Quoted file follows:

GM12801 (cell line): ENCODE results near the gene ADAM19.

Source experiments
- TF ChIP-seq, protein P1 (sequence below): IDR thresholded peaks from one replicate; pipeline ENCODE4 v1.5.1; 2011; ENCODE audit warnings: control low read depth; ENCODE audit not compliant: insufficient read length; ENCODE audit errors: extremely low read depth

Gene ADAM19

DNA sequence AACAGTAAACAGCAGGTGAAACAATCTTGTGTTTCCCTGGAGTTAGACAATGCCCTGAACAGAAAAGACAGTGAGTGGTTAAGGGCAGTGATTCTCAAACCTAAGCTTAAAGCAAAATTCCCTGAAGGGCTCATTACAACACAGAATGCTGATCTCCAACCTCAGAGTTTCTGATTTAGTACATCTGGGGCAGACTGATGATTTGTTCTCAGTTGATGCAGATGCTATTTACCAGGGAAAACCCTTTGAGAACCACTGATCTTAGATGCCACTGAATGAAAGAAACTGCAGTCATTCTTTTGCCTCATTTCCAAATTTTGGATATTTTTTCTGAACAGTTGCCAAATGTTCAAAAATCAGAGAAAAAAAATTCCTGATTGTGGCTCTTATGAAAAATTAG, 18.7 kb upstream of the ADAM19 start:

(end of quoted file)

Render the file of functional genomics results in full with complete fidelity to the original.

GM12801 (cell line): ENCODE results near the gene ADAM19.

Source experiments
- TF ChIP-seq, protein P1 (sequence below): IDR thresholded peaks from one replicate; pipeline ENCODE4 v1.5.1; 2011; ENCODE audit warnings: control low read depth; ENCODE audit not compliant: insufficient read length; ENCODE audit errors: extremely low read depth

Gene ADAM19

DNA sequence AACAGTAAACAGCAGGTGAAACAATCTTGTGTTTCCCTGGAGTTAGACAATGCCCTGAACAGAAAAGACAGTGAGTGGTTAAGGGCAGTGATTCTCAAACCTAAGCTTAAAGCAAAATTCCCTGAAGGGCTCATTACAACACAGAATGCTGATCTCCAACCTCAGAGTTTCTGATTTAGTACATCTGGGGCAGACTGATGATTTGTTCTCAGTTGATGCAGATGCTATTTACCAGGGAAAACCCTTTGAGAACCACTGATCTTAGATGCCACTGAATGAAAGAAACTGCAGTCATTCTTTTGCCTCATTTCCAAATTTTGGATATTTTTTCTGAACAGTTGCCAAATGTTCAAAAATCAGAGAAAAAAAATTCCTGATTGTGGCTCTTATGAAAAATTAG, 18.7 kb upstream of the ADAM19 start: